World makers, social network makers, ask one question first: How can I do it? Zuckerberg solved that one in about three weeks. The other question, the ethical question, he came to later: Why? Why Facebook? Why this format? Why do it like that? Why not do it another way? The striking thing about the real Zuckerberg, in video and in print, is the relative banality of his ideas concerning the “Why” of Facebook. He uses the word “connect” as believers use the word “Jesus,” as if it were sacred in and of itself: “So the idea is really that, um, the site helps everyone connect with people and share information with the people they want to stay connected with….” Connection is the goal. The quality of that connection, the quality of the information that passes through it, the quality of the relationship that connection permits—none of this is important. That a lot of social networking software explicitly encourages people to make weak, superficial connections with each other (as Malcolm Gladwell has recently argued 1 ), and that this might not be an entirely positive thing, seem to never have occurred to him.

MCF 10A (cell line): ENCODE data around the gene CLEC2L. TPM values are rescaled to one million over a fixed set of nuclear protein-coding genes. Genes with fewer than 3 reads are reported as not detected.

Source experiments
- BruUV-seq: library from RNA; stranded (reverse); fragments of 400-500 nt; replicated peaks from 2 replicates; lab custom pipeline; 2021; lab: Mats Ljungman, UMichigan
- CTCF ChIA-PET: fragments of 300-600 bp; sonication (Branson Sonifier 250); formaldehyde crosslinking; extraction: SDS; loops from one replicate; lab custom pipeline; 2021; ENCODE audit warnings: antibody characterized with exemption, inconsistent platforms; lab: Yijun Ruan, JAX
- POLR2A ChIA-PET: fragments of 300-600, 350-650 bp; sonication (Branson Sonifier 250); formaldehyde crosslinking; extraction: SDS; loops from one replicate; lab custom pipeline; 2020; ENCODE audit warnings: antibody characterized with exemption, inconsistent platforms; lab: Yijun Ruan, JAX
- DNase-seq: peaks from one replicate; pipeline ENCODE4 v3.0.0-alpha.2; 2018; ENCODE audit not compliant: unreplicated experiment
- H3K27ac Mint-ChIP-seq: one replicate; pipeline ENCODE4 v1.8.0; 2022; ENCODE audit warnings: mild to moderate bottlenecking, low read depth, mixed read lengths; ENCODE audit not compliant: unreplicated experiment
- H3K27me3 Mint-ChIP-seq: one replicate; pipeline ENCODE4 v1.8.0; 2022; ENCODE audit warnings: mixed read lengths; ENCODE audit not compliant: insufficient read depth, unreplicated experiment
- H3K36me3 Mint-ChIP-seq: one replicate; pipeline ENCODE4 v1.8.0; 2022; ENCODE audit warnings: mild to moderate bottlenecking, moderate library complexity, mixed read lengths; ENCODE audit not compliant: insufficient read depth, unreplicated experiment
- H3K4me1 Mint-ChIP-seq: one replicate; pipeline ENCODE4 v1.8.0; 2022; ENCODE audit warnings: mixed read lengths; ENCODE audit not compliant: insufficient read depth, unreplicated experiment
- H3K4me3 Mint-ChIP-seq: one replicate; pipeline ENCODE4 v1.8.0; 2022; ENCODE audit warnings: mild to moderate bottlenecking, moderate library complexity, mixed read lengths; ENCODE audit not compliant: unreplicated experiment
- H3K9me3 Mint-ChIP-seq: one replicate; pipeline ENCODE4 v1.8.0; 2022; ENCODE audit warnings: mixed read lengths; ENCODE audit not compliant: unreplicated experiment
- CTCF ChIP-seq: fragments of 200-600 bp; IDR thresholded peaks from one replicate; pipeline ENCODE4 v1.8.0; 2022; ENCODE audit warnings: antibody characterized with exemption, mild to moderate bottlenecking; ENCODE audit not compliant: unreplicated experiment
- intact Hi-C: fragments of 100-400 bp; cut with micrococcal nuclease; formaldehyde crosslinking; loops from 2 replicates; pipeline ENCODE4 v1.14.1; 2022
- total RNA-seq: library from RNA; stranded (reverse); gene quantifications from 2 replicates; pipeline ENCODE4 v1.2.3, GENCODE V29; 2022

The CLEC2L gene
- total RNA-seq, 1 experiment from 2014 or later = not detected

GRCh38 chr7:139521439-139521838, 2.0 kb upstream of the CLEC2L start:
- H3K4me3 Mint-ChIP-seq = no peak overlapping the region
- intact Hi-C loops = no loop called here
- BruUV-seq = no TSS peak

At a moment when much of the world is once more engaged in a furious debate about the balance between safety and freedom, the Chancellor is asking a great deal of the German people, and by their example, the rest of us as well. To be welcoming. To be unafraid. To believe that great civilizations build bridges, not walls, and that wars are won both on and off the battlefield. By viewing the refugees as victims to be rescued rather than invaders to be repelled, the woman raised behind the Iron Curtain gambled on freedom. The pastor’s daughter wielded mercy like a weapon. You can agree with her or not, but she is not taking the easy road. Leaders are tested only when people don’t want to follow. For asking more of her country than most politicians would dare, for standing firm against tyranny as well as expedience and for providing steadfast moral leadership in a world where it is in short supply, Angela Merkel is TIME’s Person of the Year.